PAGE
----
According to the National Women’s Law Center, the average American woman will be paid nearly $419,000 less than a man over her 40-year career. Yet many women are hesitant to ask for a raise.
Below are some common fears that could be stifling your desire to earn more.
Many worry that they won’t get the pay bump they requested. But one survey found 75 percent of women who asked for a raise received one.
Another fear is not knowing how much to ask for. Websites like Payscale, salary.com, and Glassdoor can help you research how much your position pays.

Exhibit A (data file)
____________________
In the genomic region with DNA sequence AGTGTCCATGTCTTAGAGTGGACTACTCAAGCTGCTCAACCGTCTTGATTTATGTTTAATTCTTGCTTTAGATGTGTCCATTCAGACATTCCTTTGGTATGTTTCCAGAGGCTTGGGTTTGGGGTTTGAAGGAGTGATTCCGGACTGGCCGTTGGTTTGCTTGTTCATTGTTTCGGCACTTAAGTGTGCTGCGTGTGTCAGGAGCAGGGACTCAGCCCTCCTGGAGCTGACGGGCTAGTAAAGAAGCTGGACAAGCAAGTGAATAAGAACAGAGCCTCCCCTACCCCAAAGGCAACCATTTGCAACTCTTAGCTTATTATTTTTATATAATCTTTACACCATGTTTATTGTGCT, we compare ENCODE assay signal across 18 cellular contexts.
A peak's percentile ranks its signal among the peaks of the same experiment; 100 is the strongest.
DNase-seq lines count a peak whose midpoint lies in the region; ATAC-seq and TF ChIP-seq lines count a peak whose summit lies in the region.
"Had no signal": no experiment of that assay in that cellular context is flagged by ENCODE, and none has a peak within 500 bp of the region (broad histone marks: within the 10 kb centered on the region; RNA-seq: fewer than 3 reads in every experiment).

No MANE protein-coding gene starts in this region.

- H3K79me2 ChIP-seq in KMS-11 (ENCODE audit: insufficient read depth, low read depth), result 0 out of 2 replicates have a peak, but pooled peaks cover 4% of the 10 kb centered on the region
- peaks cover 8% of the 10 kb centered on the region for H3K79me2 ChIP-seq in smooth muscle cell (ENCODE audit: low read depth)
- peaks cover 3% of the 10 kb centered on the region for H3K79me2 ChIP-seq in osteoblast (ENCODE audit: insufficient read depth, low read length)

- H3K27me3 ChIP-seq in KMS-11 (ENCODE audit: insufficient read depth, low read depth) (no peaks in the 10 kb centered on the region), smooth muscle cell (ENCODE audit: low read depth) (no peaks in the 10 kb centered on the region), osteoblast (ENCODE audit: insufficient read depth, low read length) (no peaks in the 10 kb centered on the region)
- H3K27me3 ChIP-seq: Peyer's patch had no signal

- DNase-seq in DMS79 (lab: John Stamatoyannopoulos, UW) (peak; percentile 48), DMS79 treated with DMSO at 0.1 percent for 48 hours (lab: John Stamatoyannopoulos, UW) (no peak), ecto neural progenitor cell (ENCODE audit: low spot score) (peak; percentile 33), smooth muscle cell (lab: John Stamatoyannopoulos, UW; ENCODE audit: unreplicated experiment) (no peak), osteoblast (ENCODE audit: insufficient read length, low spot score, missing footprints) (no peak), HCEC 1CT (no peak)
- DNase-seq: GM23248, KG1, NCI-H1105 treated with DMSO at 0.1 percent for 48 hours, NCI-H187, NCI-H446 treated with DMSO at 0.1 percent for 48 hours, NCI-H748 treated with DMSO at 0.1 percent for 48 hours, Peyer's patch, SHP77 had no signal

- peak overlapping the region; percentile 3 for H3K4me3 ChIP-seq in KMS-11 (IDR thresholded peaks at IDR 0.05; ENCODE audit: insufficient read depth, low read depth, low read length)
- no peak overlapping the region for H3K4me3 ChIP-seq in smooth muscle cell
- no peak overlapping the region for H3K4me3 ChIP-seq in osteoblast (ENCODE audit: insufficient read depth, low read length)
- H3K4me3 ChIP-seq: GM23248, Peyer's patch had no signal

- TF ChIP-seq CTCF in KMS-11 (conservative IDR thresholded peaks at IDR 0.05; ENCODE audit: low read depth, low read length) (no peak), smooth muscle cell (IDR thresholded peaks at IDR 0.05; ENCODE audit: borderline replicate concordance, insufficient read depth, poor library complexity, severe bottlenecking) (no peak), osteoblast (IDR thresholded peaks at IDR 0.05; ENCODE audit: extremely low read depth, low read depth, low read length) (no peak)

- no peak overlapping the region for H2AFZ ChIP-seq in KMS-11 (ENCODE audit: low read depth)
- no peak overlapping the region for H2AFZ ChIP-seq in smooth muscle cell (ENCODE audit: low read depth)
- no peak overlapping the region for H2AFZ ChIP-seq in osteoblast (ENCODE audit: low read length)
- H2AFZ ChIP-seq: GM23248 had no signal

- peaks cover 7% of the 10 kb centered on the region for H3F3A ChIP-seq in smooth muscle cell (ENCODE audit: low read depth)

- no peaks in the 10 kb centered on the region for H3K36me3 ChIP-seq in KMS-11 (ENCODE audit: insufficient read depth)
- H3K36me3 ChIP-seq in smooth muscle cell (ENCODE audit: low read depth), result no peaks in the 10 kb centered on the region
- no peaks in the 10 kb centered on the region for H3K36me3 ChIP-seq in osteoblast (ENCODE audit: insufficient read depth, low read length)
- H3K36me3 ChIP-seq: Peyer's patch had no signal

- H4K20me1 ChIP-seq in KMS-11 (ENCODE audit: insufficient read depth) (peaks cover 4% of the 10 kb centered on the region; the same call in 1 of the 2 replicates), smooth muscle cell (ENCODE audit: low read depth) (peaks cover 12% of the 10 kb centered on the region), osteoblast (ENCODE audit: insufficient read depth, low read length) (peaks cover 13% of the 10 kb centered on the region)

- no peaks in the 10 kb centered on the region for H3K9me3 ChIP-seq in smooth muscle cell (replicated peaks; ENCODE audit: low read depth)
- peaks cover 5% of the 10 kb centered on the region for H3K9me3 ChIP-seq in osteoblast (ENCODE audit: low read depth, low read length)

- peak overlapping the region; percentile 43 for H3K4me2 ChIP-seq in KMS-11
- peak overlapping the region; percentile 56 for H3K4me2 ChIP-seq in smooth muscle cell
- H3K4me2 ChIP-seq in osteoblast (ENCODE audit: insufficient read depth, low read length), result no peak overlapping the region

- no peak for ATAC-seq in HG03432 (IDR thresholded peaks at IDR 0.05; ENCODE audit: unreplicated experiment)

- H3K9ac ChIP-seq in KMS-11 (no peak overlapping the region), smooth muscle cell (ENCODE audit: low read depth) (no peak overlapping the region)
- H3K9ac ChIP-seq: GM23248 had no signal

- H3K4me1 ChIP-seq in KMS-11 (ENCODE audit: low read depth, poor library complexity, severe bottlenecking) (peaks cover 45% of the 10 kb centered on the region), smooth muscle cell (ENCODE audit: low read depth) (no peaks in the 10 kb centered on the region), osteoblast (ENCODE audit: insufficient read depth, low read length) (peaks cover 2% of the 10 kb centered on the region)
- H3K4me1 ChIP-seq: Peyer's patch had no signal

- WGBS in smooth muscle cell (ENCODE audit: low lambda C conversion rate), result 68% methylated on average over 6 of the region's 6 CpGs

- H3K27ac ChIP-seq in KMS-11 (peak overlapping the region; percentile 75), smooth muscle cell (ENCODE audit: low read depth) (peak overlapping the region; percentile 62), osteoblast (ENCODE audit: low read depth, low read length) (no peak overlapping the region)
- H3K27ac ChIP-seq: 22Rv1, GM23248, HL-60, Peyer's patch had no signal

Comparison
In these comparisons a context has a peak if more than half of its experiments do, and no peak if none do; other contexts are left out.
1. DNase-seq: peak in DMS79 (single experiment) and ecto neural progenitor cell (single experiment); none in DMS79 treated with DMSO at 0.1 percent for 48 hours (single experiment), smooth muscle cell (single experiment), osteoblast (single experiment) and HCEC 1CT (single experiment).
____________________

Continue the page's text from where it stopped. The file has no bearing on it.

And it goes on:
Some women worry that they might be perceived as ungrateful. To squash this concern, make a list of all your responsibilities, achievements, and extra tasks you would be willing to take on. Listing your contributions on paper can help you and your boss actually see your worth.
Some other tips: focus on why you deserve a raise, not why you need it.
Practice your pitch before confronting your supervisor.
Ask for feedback. If your boss does turn you down, see what you can do to make him or her reconsider down the road.
Whenever possible, try to present your boss with specific measurable data and statistics on how you’ve contributed to the company. For instance, instead of saying you doubled monthly sales, say you “grew monthly sales by 100 percent and that’s a difference of $50,000.”
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